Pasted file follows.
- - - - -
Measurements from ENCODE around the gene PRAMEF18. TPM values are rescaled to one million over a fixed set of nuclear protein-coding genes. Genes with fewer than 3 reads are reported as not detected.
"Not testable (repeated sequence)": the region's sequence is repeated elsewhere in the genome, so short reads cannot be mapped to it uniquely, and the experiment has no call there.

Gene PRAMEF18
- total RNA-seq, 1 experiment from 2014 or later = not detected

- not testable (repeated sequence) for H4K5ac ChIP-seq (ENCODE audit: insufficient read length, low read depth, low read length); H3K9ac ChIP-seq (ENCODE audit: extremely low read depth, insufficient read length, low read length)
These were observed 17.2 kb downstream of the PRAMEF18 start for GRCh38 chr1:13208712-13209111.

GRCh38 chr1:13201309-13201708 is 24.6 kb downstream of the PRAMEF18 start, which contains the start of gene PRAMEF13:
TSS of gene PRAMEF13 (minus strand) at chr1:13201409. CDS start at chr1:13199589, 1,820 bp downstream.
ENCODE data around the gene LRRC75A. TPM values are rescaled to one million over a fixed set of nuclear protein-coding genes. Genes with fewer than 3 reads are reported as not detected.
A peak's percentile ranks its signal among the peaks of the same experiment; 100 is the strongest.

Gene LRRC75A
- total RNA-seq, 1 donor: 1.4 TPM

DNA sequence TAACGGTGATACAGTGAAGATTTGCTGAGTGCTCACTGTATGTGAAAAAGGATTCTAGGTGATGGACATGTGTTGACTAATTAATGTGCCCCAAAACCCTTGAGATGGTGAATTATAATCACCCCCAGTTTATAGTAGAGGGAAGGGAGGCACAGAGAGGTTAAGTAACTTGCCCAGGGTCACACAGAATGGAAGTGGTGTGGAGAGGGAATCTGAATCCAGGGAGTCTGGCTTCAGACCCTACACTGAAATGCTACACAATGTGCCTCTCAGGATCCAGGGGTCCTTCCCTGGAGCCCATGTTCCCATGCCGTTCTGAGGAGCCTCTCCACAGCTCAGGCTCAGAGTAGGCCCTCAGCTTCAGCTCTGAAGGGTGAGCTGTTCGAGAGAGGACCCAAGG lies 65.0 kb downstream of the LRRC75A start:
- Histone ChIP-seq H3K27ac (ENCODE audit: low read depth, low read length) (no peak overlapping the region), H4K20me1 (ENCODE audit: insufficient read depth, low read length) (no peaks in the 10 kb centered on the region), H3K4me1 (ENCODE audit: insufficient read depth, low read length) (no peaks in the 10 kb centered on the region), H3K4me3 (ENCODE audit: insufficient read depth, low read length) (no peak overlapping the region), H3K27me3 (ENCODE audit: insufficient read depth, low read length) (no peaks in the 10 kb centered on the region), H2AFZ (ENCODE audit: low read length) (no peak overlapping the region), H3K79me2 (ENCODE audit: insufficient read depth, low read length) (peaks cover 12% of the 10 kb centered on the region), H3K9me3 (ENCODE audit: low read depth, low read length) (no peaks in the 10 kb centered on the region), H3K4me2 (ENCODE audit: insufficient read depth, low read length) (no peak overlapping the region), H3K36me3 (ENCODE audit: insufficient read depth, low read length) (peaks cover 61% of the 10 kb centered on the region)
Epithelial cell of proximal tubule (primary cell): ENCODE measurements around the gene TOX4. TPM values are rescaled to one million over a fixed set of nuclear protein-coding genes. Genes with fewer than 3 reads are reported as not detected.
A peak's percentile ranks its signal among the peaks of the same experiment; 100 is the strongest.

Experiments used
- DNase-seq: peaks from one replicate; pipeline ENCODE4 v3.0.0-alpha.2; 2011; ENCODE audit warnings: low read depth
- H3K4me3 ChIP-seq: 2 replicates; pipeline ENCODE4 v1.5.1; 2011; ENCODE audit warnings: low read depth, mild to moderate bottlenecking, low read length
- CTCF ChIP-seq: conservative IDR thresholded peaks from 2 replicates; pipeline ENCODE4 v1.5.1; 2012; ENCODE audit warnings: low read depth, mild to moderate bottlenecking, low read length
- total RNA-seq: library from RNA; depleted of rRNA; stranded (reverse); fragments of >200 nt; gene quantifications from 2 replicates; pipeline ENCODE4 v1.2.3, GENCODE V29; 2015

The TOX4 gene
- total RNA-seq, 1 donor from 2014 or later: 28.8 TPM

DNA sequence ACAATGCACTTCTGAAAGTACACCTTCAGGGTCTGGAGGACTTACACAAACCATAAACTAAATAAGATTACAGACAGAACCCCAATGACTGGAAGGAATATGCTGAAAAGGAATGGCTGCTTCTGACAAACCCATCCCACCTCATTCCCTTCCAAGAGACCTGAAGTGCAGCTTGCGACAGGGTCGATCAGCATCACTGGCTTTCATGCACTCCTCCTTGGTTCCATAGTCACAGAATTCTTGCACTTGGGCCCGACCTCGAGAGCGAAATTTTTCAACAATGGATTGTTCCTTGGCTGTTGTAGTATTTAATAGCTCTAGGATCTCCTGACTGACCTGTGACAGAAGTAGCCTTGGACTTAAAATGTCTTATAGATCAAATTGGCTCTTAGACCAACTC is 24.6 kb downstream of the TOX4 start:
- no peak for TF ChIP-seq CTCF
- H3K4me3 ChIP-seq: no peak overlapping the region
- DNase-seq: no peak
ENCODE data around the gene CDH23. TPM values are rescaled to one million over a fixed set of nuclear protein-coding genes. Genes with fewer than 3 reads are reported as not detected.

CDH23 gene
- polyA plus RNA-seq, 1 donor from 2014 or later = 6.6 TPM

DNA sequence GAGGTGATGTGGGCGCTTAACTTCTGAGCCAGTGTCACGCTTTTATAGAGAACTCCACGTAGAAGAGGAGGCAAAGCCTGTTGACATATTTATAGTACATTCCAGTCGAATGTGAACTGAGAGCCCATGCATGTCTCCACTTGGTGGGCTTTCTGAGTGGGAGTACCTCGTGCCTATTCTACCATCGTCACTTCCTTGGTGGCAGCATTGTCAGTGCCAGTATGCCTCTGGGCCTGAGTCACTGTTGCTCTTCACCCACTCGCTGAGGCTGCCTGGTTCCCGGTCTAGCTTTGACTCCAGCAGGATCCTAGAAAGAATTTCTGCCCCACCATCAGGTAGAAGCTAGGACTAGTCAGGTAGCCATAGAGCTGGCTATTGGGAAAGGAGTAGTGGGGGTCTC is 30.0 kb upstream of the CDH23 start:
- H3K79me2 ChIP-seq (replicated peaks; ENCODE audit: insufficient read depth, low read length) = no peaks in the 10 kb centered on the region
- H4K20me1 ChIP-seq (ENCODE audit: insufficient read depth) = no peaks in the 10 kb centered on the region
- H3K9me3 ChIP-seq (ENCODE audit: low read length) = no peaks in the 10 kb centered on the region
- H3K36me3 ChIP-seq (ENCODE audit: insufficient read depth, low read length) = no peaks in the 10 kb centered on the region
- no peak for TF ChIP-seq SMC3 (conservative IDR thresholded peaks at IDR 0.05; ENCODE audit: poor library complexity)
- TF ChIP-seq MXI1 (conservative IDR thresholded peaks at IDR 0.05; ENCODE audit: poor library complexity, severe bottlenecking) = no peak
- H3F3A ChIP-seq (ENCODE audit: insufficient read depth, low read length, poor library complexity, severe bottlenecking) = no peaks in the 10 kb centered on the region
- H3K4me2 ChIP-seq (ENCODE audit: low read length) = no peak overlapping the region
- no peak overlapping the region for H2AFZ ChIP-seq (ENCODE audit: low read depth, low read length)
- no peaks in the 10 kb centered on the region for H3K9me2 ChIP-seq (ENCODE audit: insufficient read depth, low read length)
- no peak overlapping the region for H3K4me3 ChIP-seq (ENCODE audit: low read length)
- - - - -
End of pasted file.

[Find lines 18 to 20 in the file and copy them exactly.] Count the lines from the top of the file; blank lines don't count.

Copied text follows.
- DNase-seq: peaks from one replicate; pipeline ENCODE4 v3.0.0-alpha.2; 2011; ENCODE audit warnings: low read depth
- H3K4me3 ChIP-seq: 2 replicates; pipeline ENCODE4 v1.5.1; 2011; ENCODE audit warnings: low read depth, mild to moderate bottlenecking, low read length
- CTCF ChIP-seq: conservative IDR thresholded peaks from 2 replicates; pipeline ENCODE4 v1.5.1; 2012; ENCODE audit warnings: low read depth, mild to moderate bottlenecking, low read length